It's a start, but it doesn't really tell me much about why the games are good to play during the lunch break. As it stands, I could just scan BGG, find games that have a play time of 60 minutes or less, and crank out answers. It should take more effort in these types of questions to get an upvote.

From what I have been seeing, recommendation questions seem like an easy way to get, and generate, a ton of upvotes with very little effort.

As it stands, I think we should either:

  • take Gaming.SE's lead, and disallow recommendation questions and close all currently-open recommendation questions, or
  • check with SE moderators and see if making these questions Community Wiki is appropriate or not

I prefer the first bullet point, since Community Wiki is a whole other can of worms that I rather just not touch.

There seems to be a general (and totally valid) frustration with our inconsistency in allowing/disallowing these questions, and for the site to truly flourish, we need to put this one to rest.


And before anyone else points it out - yes, I'm aware I have contributed to these types of questions by answering some of them. I have, however, had a change of heart in the last few days.

  • 1
    I think most of us are guilty of contributing to recommendation questions!
    – Pat Ludwig Mod
    Commented Dec 5, 2010 at 19:10
  • Almost all of our top users have contributed to questions tagged recommendation. I'm 4th for all time on up-votes for recommendation questions: boardgames.stackexchange.com/tags/recommendations/topusers Commented Dec 7, 2010 at 19:10
  • Gaming.SE's reasons for disallowing them are all true here, but the problem is, a good recommendation question is a lot more useful here than it would be at Gaming. A modern computer game pplayer can easily find out the current major releases with property 'X'. In board games that's trickier, and BGG doesn't always provide an easy path to the answer.
    – Tynam
    Commented Dec 9, 2010 at 21:23
  • Another unfortunate issue with the example answer is that (in my opinion) the three games listed should be put into separate answers, even if the question was never marked Community Wiki. Commented Dec 10, 2010 at 16:59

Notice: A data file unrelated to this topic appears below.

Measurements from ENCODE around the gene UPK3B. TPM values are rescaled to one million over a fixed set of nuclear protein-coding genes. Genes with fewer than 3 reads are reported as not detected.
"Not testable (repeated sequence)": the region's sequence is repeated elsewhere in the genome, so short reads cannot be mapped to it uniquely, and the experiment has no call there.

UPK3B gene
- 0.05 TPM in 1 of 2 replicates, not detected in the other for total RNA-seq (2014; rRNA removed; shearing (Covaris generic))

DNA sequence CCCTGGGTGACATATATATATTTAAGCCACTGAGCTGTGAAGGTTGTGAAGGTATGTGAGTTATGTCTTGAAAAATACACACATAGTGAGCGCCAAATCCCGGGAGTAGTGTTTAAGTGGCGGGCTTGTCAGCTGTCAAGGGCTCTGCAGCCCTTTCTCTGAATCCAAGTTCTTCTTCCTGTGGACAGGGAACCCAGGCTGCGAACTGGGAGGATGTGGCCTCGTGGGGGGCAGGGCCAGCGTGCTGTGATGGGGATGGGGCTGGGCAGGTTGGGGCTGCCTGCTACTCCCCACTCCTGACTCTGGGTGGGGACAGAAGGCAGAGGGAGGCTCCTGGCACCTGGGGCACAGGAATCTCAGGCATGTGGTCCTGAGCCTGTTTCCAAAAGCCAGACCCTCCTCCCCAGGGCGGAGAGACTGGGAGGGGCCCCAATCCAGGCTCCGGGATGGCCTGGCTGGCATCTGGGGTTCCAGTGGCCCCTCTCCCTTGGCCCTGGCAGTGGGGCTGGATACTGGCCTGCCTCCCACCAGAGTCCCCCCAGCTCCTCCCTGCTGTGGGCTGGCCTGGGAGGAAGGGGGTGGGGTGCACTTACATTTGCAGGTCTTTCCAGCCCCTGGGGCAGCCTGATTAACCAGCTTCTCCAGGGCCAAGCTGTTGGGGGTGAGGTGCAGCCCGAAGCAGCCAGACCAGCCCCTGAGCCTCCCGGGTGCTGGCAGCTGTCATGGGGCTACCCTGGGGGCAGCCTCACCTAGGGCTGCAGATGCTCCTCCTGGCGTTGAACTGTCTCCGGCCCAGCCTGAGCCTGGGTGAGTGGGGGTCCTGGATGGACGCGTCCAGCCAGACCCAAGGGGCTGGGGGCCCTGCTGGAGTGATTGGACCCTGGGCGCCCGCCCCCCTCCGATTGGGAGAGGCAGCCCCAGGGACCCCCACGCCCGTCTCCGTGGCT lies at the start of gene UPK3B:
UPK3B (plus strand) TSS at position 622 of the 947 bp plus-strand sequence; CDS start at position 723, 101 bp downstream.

Yes, we should allow them, but we should be more aggressive about encouraging good answers. In the example LittleBobbyTables cite, the answers actually has zero votes. It violated the principle of one-recommendation-per-answer. Is it possible to just remove answers like that?

I'm a bit biased, since today I will be purchasing the LOTR board game and all three expansions from a co-worker, and I never would've been interested in cooperative games, especially this one, if it weren't for this question. As someone who has (I hope) benefited from recommendation questions, I'd like to see them stick around.

  • 2
    How do we encourage good answers? And what do we do to non-good answers? Is it just through voting, or some other subjective measure? As it stands, there is a big grey area in the middle of the obviously good answers and the obviously bad ones for me.
    – Pat Ludwig Mod
    Commented Dec 6, 2010 at 20:35
  • That's a good point -- there is certainly a benefit from many of the recommendation questions. I'm not sure if it's a net benefit, though, and Pat's questions are a big issue. Commented Dec 10, 2010 at 17:03